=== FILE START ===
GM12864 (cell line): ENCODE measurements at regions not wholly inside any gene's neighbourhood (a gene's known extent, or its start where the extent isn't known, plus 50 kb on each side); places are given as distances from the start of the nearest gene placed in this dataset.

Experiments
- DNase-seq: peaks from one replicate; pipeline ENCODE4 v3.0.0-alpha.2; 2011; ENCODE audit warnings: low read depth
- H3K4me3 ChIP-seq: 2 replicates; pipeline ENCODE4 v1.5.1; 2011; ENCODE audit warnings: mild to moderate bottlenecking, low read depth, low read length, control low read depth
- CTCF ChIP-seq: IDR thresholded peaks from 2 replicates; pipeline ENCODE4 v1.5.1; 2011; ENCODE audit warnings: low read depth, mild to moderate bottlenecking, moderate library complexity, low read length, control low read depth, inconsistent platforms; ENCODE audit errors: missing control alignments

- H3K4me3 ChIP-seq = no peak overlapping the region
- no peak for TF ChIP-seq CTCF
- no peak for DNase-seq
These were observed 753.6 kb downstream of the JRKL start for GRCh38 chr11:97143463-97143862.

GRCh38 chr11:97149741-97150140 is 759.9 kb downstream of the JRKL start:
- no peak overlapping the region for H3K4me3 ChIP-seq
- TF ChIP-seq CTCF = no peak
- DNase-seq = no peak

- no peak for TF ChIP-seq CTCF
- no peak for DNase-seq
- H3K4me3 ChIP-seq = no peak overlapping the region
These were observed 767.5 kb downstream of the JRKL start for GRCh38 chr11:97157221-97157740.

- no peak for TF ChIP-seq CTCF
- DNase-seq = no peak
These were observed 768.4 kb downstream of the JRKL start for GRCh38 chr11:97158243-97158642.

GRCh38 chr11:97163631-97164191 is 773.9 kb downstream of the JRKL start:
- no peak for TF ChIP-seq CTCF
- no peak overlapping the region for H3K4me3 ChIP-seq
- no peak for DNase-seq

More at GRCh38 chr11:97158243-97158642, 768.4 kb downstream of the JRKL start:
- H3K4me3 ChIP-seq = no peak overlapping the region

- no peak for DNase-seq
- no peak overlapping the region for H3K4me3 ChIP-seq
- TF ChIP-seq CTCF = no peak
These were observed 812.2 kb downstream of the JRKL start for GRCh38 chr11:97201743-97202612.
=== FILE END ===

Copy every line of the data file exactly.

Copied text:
GM12864 (cell line): ENCODE measurements at regions not wholly inside any gene's neighbourhood (a gene's known extent, or its start where the extent isn't known, plus 50 kb on each side); places are given as distances from the start of the nearest gene placed in this dataset.

Experiments
- DNase-seq: peaks from one replicate; pipeline ENCODE4 v3.0.0-alpha.2; 2011; ENCODE audit warnings: low read depth
- H3K4me3 ChIP-seq: 2 replicates; pipeline ENCODE4 v1.5.1; 2011; ENCODE audit warnings: mild to moderate bottlenecking, low read depth, low read length, control low read depth
- CTCF ChIP-seq: IDR thresholded peaks from 2 replicates; pipeline ENCODE4 v1.5.1; 2011; ENCODE audit warnings: low read depth, mild to moderate bottlenecking, moderate library complexity, low read length, control low read depth, inconsistent platforms; ENCODE audit errors: missing control alignments

- H3K4me3 ChIP-seq = no peak overlapping the region
- no peak for TF ChIP-seq CTCF
- no peak for DNase-seq
These were observed 753.6 kb downstream of the JRKL start for GRCh38 chr11:97143463-97143862.

GRCh38 chr11:97149741-97150140 is 759.9 kb downstream of the JRKL start:
- no peak overlapping the region for H3K4me3 ChIP-seq
- TF ChIP-seq CTCF = no peak
- DNase-seq = no peak

- no peak for TF ChIP-seq CTCF
- no peak for DNase-seq
- H3K4me3 ChIP-seq = no peak overlapping the region
These were observed 767.5 kb downstream of the JRKL start for GRCh38 chr11:97157221-97157740.

- no peak for TF ChIP-seq CTCF
- DNase-seq = no peak
These were observed 768.4 kb downstream of the JRKL start for GRCh38 chr11:97158243-97158642.

GRCh38 chr11:97163631-97164191 is 773.9 kb downstream of the JRKL start:
- no peak for TF ChIP-seq CTCF
- no peak overlapping the region for H3K4me3 ChIP-seq
- no peak for DNase-seq

More at GRCh38 chr11:97158243-97158642, 768.4 kb downstream of the JRKL start:
- H3K4me3 ChIP-seq = no peak overlapping the region

- no peak for DNase-seq
- no peak overlapping the region for H3K4me3 ChIP-seq
- TF ChIP-seq CTCF = no peak
These were observed 812.2 kb downstream of the JRKL start for GRCh38 chr11:97201743-97202612.